Matchmakers find business booming on Wall Street
NEW YORK (Reuters) - It's all doom and gloom on Wall Street but high-end matchmakers say when America's wealthiest bachelors are humbled, some start looking for love.
"In these economic times, the dynamics have really shifted in favor of relationships," said Rachel Greenwald, matchmaker and author of a new book called "Why He Didn't Call You Back."
"Casual dating seemed to be a by-product of the go-go days of past years when the stock market was booming," she said.
"People had disposable money and they wanted disposable relationships. Now things have really shifted emotionally."
Samantha Daniels says she has more clients than ever willing to pay $25,000 and up a year to meet women through her company Samantha's Table. She said some men simply have more time to focus on relationships because their business is on hold, for example those in real estate or hedge funds.
Others are not in the mood for endless first dates with different women and want a partner who will deal with their ups and downs.
"Everything is so volatile every day, and some days you're in a really bad mood," Daniels said. "Nothing is worse than if you're in a really bad mood and you have to put on your happy face for a first date and be all energetic and happy.
"Men need to have something in their life that's stable. Usually it's their business life, but if it's not that, they're looking to have some stability in their personal life," she said.
Matchmaker Janis Spindel also said business was booming.
"The other day I had a 30-year-old who wrote me a check for $30,000 up front without batting an eyelid," she said.
Amy Andersen, founder of Linx Dating in California, said February is set to be her best month ever.
She recently spent a week at a luxury hotel in New York interviewing some 20 women for a client who wanted to meet a graduate of the same Ivy League university he attended.
The client, who paid more than $50,000 for the search, is "slowly dating one of the girls and trying to figure out if there's long-term potential there," Andersen said.
NOT SUCH A GREAT CATCH
But while super-rich men in finance may be more open to love, they are not quite the catch they used to be.
A blog claiming to be written by wives and girlfriends of bankers, Dating A Banker Anonymous (dabagirls.wordpress.com), features tales of disgruntled women forced to give up pricey restaurant meals, for example, for home cooking.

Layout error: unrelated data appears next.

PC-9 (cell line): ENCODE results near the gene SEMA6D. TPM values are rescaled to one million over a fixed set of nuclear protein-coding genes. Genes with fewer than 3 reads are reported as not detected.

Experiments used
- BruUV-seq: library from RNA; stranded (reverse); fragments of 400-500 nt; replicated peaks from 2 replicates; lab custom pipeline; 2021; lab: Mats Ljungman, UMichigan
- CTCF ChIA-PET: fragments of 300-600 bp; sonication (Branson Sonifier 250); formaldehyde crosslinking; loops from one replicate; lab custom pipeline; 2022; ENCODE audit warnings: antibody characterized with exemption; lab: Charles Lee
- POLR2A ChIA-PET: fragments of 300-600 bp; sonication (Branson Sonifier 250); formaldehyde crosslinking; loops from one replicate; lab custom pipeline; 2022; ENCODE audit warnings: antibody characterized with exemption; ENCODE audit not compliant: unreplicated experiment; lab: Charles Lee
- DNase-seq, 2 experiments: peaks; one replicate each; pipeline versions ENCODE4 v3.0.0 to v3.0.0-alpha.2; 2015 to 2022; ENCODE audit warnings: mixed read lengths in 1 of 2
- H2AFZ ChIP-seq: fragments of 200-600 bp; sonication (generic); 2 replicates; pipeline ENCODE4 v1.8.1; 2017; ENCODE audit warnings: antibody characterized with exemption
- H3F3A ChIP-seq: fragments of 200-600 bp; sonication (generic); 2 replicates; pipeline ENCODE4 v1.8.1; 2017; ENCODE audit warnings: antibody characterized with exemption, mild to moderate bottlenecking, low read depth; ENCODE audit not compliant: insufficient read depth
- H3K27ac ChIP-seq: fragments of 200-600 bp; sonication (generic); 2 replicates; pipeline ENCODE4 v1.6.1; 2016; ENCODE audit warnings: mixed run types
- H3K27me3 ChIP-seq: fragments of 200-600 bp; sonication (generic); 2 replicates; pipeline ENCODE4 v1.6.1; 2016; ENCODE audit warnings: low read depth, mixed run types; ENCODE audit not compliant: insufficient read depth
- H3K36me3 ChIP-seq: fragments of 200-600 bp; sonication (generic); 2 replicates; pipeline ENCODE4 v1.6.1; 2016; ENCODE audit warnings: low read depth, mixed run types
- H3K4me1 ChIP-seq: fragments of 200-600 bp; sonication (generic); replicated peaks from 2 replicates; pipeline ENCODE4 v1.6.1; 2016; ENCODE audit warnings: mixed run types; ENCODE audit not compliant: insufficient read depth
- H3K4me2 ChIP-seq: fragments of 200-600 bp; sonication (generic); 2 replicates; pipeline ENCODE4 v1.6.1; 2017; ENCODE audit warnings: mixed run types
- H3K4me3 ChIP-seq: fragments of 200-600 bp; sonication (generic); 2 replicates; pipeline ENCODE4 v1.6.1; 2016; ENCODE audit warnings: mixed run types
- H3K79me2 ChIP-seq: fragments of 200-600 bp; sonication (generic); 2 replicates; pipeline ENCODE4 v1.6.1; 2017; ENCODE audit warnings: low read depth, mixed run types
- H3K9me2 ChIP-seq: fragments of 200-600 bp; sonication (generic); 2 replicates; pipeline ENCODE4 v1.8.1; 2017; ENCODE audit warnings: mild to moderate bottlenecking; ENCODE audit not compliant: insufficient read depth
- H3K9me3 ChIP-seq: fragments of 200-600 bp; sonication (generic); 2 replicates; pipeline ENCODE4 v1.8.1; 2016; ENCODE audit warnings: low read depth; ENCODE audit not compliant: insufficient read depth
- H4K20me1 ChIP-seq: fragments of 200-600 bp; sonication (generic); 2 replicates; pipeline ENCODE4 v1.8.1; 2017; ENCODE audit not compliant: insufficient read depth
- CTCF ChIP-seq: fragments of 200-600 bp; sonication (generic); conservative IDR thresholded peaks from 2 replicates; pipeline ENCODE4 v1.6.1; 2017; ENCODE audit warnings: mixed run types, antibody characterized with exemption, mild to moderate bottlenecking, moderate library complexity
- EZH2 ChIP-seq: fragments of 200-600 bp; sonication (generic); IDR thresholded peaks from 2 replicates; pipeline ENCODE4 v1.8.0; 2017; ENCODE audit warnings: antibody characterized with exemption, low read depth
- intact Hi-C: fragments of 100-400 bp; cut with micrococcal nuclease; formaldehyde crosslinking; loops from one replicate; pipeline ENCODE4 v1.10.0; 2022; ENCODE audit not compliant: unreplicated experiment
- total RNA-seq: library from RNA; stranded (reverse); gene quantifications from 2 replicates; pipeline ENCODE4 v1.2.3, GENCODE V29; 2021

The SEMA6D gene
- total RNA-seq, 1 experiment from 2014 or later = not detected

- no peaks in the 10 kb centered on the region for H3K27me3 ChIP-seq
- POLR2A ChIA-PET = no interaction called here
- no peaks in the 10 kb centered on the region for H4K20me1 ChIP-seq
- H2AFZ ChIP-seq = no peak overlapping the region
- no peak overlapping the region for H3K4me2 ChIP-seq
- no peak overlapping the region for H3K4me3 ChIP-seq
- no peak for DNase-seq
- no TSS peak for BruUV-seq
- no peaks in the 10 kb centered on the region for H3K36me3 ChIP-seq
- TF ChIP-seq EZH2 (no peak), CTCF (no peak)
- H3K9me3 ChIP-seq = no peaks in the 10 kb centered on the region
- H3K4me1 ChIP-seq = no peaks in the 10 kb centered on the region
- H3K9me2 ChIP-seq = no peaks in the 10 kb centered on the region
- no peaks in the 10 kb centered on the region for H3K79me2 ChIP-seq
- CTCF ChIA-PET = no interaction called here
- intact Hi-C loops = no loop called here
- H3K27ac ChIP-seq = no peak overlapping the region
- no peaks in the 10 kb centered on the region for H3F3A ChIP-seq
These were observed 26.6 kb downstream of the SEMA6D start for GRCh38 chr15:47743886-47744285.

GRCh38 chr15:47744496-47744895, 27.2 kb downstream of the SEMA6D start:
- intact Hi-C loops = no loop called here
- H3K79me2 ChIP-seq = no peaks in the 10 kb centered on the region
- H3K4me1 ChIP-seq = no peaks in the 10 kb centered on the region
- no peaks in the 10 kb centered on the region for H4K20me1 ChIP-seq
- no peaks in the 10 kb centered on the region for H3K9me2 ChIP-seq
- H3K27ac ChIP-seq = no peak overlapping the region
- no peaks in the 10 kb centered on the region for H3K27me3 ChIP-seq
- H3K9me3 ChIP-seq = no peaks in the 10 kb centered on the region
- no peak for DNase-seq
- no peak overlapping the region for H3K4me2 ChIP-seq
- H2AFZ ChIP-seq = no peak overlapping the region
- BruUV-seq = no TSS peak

It warned women this week to expect little more for Valentine's Day than a horse-drawn carriage ride through Central Park -- a far cry from the diamonds and ritzy nights out they might have enjoyed in years past.
Daniels said finance used to be the first occupation women would say was attractive in a partner.
"Women are realizing at this time they'd rather be with someone in an occupation that doesn't have as much risk associated with it," she said. "They want a more traditional type, going back to what their grandmother used to say -- 'You want to be with a lawyer or a doctor.'"
Men too are looking for something different, Daniels said.
"They've seen a lot of friends whose wives or girlfriends left them because times are tough," she said.
DIVORCE IS LIKE FUTURES MARKET
Divorce lawyers say hard times also can destroy love.
"I have some situations brewing now where the lack of resources has definitely caused some stress on the relationship and brought things to a head -- business opportunities dried up or people are at home now whereas they used to be at a job," said Brett Kimmel, whose clients have included rapper 50 Cent.
He said divorces are becoming more complicated because couples are finding it harder to sell their home and to split up other assets. "Cases are taking a lot longer."
Raoul Felder, a high-profile divorce lawyer, said there had been a spike in divorces as the economy started to tank because "a lot of mice want to leave the sinking ship."
He forecast there would be more when the economy picks up but said for the moment, there is a lull because financial uncertainty makes couples think twice about embarking on a potentially costly divorce.
"It's a bit like buying futures because divorce takes eight months to a year to be finalized," he said. "You're really guessing what's going to be happening eight to 12 months away."
(Editing by Ellen Wulfhorst and Sandra Maler)
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